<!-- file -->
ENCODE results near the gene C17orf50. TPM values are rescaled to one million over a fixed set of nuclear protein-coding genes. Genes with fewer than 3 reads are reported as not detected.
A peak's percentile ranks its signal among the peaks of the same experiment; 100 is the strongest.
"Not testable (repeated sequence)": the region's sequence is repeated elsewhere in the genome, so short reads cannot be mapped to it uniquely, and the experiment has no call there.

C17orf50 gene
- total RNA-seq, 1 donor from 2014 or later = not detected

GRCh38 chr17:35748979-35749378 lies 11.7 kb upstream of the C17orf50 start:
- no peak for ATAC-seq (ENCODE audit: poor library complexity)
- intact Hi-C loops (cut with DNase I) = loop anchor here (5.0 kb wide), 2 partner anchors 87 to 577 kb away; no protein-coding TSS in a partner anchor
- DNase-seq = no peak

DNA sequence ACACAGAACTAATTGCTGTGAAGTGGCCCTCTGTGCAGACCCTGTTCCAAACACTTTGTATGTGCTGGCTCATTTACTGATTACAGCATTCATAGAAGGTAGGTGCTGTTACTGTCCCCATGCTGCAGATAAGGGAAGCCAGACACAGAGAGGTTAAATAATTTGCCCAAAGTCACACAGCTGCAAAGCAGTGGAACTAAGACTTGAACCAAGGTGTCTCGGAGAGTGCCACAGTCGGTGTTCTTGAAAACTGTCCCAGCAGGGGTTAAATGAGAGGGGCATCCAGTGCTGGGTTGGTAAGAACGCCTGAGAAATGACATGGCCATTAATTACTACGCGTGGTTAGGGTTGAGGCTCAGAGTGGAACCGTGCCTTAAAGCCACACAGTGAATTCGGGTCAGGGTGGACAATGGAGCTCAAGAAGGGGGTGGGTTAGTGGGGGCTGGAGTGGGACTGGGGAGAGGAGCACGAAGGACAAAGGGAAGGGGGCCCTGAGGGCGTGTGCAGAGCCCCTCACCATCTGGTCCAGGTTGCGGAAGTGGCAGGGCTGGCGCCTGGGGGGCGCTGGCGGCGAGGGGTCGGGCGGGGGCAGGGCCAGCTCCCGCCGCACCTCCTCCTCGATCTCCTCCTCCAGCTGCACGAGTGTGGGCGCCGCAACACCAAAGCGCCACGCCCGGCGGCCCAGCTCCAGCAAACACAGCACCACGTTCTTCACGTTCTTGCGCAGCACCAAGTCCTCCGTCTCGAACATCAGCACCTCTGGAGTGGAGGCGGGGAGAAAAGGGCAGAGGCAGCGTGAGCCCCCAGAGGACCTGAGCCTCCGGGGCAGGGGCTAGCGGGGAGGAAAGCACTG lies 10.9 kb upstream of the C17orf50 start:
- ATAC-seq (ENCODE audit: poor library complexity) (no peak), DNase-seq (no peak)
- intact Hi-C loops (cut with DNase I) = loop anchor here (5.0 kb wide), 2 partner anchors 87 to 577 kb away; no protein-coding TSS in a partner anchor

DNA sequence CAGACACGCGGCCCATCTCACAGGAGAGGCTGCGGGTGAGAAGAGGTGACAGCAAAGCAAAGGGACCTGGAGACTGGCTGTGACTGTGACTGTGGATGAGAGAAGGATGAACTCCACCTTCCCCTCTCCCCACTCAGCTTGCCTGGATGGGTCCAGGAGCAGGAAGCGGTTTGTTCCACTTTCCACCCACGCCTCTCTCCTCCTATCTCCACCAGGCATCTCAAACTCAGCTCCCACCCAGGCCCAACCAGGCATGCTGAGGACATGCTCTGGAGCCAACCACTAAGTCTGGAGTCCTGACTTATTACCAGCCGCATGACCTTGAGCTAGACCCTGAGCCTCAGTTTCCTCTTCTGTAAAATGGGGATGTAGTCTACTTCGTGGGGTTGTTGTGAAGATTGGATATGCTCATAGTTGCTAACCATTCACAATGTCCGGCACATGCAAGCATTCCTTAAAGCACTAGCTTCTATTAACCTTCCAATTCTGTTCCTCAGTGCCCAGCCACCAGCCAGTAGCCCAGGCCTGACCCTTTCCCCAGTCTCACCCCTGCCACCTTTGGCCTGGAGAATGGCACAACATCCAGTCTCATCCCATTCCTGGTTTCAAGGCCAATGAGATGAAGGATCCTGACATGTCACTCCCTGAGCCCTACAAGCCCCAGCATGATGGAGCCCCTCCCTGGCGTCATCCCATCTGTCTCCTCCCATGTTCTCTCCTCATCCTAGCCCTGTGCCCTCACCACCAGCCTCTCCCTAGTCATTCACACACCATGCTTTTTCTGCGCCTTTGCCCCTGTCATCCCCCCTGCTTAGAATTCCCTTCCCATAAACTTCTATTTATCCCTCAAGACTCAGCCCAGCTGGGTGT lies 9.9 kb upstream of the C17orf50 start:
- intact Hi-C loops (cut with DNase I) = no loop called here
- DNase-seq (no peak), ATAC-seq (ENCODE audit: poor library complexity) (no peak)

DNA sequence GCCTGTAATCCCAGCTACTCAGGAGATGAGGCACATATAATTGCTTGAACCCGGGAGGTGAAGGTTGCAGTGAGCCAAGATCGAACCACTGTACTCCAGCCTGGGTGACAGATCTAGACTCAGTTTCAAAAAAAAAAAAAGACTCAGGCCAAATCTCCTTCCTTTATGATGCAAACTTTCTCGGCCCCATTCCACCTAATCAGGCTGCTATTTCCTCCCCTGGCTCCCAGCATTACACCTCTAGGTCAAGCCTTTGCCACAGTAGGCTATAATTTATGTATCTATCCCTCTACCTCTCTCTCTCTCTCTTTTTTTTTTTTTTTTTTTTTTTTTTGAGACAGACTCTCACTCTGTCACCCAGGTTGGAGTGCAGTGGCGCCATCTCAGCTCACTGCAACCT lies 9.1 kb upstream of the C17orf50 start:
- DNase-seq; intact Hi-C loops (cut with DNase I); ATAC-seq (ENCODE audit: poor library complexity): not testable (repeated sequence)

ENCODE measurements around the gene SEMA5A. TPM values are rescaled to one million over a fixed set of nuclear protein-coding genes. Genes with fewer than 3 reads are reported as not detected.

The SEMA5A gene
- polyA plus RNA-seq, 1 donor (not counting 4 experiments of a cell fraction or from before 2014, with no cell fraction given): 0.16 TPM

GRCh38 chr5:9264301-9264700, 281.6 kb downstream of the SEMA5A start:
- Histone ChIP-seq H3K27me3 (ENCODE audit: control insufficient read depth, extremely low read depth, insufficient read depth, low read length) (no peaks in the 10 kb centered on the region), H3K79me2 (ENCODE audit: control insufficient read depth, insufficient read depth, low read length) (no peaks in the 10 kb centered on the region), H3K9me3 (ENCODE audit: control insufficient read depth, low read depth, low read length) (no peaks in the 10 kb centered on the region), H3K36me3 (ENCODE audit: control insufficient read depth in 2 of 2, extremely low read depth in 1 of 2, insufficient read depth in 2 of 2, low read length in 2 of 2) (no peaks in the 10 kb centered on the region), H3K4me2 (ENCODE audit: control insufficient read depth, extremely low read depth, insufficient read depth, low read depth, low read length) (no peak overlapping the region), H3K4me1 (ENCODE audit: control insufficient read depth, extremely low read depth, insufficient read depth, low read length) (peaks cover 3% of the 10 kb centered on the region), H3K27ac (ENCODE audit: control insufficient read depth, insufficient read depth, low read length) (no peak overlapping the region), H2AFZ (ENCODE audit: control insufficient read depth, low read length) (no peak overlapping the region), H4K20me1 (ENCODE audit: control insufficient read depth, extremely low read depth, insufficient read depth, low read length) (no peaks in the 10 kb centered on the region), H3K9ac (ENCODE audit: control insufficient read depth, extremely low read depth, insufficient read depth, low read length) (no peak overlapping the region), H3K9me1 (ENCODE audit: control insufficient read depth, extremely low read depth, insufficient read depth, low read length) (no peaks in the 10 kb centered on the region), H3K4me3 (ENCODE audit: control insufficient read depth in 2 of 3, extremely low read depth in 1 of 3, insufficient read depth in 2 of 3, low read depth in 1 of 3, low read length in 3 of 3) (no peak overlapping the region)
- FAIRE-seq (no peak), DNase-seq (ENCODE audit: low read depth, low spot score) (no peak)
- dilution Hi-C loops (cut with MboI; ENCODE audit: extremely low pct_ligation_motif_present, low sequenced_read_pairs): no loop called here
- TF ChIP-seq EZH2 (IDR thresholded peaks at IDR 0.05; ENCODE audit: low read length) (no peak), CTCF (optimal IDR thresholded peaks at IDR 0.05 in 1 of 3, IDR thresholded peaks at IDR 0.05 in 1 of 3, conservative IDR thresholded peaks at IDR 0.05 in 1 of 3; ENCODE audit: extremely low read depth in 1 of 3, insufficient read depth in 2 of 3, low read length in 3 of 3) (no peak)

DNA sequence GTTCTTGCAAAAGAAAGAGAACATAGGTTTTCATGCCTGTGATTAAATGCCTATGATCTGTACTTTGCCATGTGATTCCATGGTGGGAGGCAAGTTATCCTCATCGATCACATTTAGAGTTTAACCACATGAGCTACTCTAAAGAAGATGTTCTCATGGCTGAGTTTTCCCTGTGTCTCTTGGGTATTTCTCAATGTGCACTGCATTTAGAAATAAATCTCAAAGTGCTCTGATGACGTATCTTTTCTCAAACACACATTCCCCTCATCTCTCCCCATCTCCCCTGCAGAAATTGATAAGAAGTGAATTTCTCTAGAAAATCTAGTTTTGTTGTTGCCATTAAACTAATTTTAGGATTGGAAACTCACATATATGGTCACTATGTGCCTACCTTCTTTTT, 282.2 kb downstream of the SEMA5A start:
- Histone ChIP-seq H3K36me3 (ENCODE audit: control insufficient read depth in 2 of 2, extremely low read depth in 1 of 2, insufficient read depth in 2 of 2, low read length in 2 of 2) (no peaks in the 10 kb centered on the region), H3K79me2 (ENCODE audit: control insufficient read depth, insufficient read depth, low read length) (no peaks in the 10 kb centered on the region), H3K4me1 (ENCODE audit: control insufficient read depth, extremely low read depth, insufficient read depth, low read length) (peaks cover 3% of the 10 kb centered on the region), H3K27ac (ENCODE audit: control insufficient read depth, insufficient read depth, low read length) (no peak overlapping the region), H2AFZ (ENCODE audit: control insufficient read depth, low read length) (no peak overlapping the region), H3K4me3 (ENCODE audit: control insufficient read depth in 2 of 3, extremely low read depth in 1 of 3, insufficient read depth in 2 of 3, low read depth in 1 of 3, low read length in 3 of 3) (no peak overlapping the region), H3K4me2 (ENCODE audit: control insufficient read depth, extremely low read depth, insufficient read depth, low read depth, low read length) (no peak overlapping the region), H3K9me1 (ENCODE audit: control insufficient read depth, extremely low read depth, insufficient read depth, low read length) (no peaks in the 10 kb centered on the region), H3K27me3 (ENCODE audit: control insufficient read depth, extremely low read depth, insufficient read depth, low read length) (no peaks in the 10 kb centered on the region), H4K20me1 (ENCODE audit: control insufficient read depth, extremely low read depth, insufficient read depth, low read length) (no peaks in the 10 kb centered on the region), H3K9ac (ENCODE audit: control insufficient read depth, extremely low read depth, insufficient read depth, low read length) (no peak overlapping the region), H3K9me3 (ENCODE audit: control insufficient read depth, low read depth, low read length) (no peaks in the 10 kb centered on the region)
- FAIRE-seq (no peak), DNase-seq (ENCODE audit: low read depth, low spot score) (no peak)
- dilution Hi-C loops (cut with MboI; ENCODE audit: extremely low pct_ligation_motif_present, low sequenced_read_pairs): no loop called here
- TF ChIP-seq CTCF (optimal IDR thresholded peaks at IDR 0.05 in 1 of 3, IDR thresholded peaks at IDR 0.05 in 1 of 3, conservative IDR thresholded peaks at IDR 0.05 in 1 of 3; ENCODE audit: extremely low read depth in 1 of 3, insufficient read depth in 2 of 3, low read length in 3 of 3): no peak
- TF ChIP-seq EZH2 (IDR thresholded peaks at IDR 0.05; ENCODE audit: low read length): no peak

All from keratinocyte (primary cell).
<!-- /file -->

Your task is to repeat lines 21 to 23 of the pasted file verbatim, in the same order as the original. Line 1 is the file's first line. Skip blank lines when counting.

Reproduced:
GRCh38 chr5:9264301-9264700, 281.6 kb downstream of the SEMA5A start:
- Histone ChIP-seq H3K27me3 (ENCODE audit: control insufficient read depth, extremely low read depth, insufficient read depth, low read length) (no peaks in the 10 kb centered on the region), H3K79me2 (ENCODE audit: control insufficient read depth, insufficient read depth, low read length) (no peaks in the 10 kb centered on the region), H3K9me3 (ENCODE audit: control insufficient read depth, low read depth, low read length) (no peaks in the 10 kb centered on the region), H3K36me3 (ENCODE audit: control insufficient read depth in 2 of 2, extremely low read depth in 1 of 2, insufficient read depth in 2 of 2, low read length in 2 of 2) (no peaks in the 10 kb centered on the region), H3K4me2 (ENCODE audit: control insufficient read depth, extremely low read depth, insufficient read depth, low read depth, low read length) (no peak overlapping the region), H3K4me1 (ENCODE audit: control insufficient read depth, extremely low read depth, insufficient read depth, low read length) (peaks cover 3% of the 10 kb centered on the region), H3K27ac (ENCODE audit: control insufficient read depth, insufficient read depth, low read length) (no peak overlapping the region), H2AFZ (ENCODE audit: control insufficient read depth, low read length) (no peak overlapping the region), H4K20me1 (ENCODE audit: control insufficient read depth, extremely low read depth, insufficient read depth, low read length) (no peaks in the 10 kb centered on the region), H3K9ac (ENCODE audit: control insufficient read depth, extremely low read depth, insufficient read depth, low read length) (no peak overlapping the region), H3K9me1 (ENCODE audit: control insufficient read depth, extremely low read depth, insufficient read depth, low read length) (no peaks in the 10 kb centered on the region), H3K4me3 (ENCODE audit: control insufficient read depth in 2 of 3, extremely low read depth in 1 of 3, insufficient read depth in 2 of 3, low read depth in 1 of 3, low read length in 3 of 3) (no peak overlapping the region)
- FAIRE-seq (no peak), DNase-seq (ENCODE audit: low read depth, low spot score) (no peak)